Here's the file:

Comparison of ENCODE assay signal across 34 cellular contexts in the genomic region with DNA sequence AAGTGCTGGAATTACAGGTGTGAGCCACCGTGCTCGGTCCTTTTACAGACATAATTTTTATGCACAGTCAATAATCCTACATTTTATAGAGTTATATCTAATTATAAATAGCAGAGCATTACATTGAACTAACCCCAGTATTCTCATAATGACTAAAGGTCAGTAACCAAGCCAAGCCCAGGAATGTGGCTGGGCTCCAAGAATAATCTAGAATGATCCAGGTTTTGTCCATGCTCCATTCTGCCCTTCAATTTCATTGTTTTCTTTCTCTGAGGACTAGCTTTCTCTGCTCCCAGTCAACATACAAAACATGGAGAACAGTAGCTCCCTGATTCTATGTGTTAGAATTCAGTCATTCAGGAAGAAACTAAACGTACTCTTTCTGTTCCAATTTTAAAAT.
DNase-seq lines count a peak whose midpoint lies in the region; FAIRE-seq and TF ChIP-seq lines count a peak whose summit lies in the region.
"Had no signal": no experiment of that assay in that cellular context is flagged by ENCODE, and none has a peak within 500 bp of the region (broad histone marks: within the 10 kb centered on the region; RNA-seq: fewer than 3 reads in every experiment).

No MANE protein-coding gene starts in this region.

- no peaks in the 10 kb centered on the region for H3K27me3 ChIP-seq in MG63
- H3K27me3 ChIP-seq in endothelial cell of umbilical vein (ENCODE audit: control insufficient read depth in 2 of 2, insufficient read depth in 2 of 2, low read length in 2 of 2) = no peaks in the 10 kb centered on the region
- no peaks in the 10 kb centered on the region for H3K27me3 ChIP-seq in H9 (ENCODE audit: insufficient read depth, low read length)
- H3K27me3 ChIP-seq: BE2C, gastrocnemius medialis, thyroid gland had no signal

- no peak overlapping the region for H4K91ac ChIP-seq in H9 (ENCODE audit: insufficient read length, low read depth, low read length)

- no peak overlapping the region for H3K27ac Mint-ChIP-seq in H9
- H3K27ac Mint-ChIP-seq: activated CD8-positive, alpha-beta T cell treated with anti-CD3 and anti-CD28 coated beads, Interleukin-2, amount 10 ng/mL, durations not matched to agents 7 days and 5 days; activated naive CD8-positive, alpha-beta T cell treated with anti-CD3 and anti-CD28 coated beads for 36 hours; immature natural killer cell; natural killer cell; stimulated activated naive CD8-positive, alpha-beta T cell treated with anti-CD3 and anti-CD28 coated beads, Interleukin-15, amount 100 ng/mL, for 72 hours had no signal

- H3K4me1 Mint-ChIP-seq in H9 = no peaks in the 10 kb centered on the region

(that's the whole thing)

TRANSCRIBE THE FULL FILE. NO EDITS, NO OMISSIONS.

Comparison of ENCODE assay signal across 34 cellular contexts in the genomic region with DNA sequence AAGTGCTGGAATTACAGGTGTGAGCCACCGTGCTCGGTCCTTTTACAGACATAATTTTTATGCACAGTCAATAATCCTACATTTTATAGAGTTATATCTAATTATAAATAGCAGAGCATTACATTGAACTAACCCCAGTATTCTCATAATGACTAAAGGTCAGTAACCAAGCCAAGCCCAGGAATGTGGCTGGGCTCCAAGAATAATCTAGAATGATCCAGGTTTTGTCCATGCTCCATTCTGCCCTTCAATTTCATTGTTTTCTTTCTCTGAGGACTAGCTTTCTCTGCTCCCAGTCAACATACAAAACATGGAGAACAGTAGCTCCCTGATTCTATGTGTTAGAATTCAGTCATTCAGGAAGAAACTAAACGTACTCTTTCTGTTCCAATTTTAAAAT.
DNase-seq lines count a peak whose midpoint lies in the region; FAIRE-seq and TF ChIP-seq lines count a peak whose summit lies in the region.
"Had no signal": no experiment of that assay in that cellular context is flagged by ENCODE, and none has a peak within 500 bp of the region (broad histone marks: within the 10 kb centered on the region; RNA-seq: fewer than 3 reads in every experiment).

No MANE protein-coding gene starts in this region.

- no peaks in the 10 kb centered on the region for H3K27me3 ChIP-seq in MG63
- H3K27me3 ChIP-seq in endothelial cell of umbilical vein (ENCODE audit: control insufficient read depth in 2 of 2, insufficient read depth in 2 of 2, low read length in 2 of 2) = no peaks in the 10 kb centered on the region
- no peaks in the 10 kb centered on the region for H3K27me3 ChIP-seq in H9 (ENCODE audit: insufficient read depth, low read length)
- H3K27me3 ChIP-seq: BE2C, gastrocnemius medialis, thyroid gland had no signal

- no peak overlapping the region for H4K91ac ChIP-seq in H9 (ENCODE audit: insufficient read length, low read depth, low read length)

- no peak overlapping the region for H3K27ac Mint-ChIP-seq in H9
- H3K27ac Mint-ChIP-seq: activated CD8-positive, alpha-beta T cell treated with anti-CD3 and anti-CD28 coated beads, Interleukin-2, amount 10 ng/mL, durations not matched to agents 7 days and 5 days; activated naive CD8-positive, alpha-beta T cell treated with anti-CD3 and anti-CD28 coated beads for 36 hours; immature natural killer cell; natural killer cell; stimulated activated naive CD8-positive, alpha-beta T cell treated with anti-CD3 and anti-CD28 coated beads, Interleukin-15, amount 100 ng/mL, for 72 hours had no signal

- H3K4me1 Mint-ChIP-seq in H9 = no peaks in the 10 kb centered on the region